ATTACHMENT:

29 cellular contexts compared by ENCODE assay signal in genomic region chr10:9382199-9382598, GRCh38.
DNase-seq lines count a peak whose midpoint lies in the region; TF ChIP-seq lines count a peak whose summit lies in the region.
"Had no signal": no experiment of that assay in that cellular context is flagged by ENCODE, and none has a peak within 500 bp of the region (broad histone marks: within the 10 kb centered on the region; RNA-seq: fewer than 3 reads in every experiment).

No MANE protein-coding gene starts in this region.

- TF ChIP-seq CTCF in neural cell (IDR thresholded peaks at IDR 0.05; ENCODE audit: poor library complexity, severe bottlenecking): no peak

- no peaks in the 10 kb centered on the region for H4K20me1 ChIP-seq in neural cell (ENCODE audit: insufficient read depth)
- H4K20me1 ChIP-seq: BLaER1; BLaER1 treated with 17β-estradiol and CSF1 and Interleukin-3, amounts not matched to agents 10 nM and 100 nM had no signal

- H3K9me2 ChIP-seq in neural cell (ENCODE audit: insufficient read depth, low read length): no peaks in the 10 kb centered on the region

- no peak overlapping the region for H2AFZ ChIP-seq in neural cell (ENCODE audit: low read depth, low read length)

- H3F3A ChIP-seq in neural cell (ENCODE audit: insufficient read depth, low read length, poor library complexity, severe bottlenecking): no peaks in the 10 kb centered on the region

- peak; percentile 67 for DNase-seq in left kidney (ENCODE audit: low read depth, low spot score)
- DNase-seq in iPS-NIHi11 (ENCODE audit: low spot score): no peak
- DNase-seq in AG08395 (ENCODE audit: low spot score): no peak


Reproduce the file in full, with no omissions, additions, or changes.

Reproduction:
29 cellular contexts compared by ENCODE assay signal in genomic region chr10:9382199-9382598, GRCh38.
DNase-seq lines count a peak whose midpoint lies in the region; TF ChIP-seq lines count a peak whose summit lies in the region.
"Had no signal": no experiment of that assay in that cellular context is flagged by ENCODE, and none has a peak within 500 bp of the region (broad histone marks: within the 10 kb centered on the region; RNA-seq: fewer than 3 reads in every experiment).

No MANE protein-coding gene starts in this region.

- TF ChIP-seq CTCF in neural cell (IDR thresholded peaks at IDR 0.05; ENCODE audit: poor library complexity, severe bottlenecking): no peak

- no peaks in the 10 kb centered on the region for H4K20me1 ChIP-seq in neural cell (ENCODE audit: insufficient read depth)
- H4K20me1 ChIP-seq: BLaER1; BLaER1 treated with 17β-estradiol and CSF1 and Interleukin-3, amounts not matched to agents 10 nM and 100 nM had no signal

- H3K9me2 ChIP-seq in neural cell (ENCODE audit: insufficient read depth, low read length): no peaks in the 10 kb centered on the region

- no peak overlapping the region for H2AFZ ChIP-seq in neural cell (ENCODE audit: low read depth, low read length)

- H3F3A ChIP-seq in neural cell (ENCODE audit: insufficient read depth, low read length, poor library complexity, severe bottlenecking): no peaks in the 10 kb centered on the region

- peak; percentile 67 for DNase-seq in left kidney (ENCODE audit: low read depth, low spot score)
- DNase-seq in iPS-NIHi11 (ENCODE audit: low spot score): no peak
- DNase-seq in AG08395 (ENCODE audit: low spot score): no peak